"Then," said Ingcel, " I saw a fair young boy seated on a chair of silver with three times fifty youths round him on chairs of silver. He had a cloak on him the colour of an amethyst and a light of three colours was about his head so that his hair looked green and purple and gold. Strange it was to see that young boy. He had fifteen bulrushes in his hand, a thorn at the point of each one, and he was weeping and lamenting where he sat. Who is he, Fer Rogain?"

It was then Fer Rogain shed tears of blood. He had no voice to answer.

"It is Le-Fri-Flaith," said Lomna, " Conary's son! Woe is me for Le-Fri-Flaith! Dear is that young prince to every one that looks on him! A bosom-solace of warriors, a bough that has blossomed in winter! Woe is me for Le-Fri-Flaith!"

"Then," said Ingcel, "I saw a richly ornamented guest-place hung with curtains of woven silver. Midmost of it was the goodliest man I have ever looked on. His hair was like gold that boils over the melting pot. His face was like the sun on a May morning and his mantle had the changing colours of the day; now it was one colour, now another, and again every colour at once. About his head a wheel of light flashed and pulsed continually. Two warriors were with him, one on either side, white and fair to look on. Who was that man, Fer Rogain?"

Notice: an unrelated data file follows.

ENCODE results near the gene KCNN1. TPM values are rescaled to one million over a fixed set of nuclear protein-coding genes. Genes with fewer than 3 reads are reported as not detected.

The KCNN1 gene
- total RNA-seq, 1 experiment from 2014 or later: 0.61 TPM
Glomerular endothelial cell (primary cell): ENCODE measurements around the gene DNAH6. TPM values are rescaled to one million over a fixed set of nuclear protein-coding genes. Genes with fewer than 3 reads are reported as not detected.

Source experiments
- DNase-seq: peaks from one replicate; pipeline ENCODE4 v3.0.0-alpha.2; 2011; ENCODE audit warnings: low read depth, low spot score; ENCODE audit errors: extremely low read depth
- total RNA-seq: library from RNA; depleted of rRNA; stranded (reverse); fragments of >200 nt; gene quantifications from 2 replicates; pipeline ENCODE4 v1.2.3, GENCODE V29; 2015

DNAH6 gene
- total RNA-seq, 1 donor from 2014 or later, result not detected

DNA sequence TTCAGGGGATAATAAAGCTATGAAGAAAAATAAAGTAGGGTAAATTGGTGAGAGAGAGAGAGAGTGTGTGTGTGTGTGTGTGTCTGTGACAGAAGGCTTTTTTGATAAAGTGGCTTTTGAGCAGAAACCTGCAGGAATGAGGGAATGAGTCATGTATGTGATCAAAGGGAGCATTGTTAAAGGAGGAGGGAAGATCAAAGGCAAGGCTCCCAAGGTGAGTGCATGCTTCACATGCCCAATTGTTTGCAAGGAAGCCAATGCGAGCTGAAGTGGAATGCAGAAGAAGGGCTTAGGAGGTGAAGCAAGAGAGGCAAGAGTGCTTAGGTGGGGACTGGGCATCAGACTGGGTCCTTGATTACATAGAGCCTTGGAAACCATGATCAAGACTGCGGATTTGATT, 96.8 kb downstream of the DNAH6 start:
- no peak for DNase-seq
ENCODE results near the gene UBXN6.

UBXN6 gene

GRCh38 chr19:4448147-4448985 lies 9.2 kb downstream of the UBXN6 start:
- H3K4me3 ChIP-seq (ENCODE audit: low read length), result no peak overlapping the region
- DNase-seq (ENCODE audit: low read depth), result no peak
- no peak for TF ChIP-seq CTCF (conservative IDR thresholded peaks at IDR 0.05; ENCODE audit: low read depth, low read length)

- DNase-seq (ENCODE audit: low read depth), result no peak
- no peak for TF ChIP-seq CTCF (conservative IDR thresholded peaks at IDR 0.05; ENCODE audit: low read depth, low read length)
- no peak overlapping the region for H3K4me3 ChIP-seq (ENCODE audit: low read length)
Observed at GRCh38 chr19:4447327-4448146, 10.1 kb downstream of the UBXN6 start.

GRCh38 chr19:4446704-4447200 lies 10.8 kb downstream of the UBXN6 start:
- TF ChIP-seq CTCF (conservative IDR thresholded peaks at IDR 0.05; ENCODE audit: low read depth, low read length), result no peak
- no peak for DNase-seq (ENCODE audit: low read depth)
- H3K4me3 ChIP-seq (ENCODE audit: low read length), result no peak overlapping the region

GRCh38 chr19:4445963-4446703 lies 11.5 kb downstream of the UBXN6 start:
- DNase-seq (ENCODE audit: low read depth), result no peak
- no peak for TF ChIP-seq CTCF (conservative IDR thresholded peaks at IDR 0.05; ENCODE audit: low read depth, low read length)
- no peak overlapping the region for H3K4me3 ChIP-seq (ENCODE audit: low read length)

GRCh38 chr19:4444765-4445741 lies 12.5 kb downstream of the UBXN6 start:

"That man was Conary, the noblest of the world's kings. He is without blemish or defect, the joy-bringer, the wise in counsel, the invincible. He, himself, will keep every door of the nine doors to-night. There is none among you that can slay him, nor can anything slay him but thirst, and he will not be without water to-night. What was the High King doing when you looked, Ingcel the One-Eyed?"

"He was sleeping with his feet in the lap of one warrior and his head in the lap of the other. As I looked he started up and said:

"'There is a wind of terror about me! I hear Ossur my hound lamenting.'

"Those beside him said nothing, and he slept and started again. Three times he wakened and said: 'There is a wind of terror about me and a lamentation that quenches laughter; it is Ossur my hound.' The third time those beside him said:

"'It is not your hound that is making lamentation, Conary, but your son.'

"Then Conary sat up wide-eyed and said:

"'Tuichinne, my juggler, throw up the golden apples and the silver shields and set the bright swords whirling for Le-Fri-Flaith!'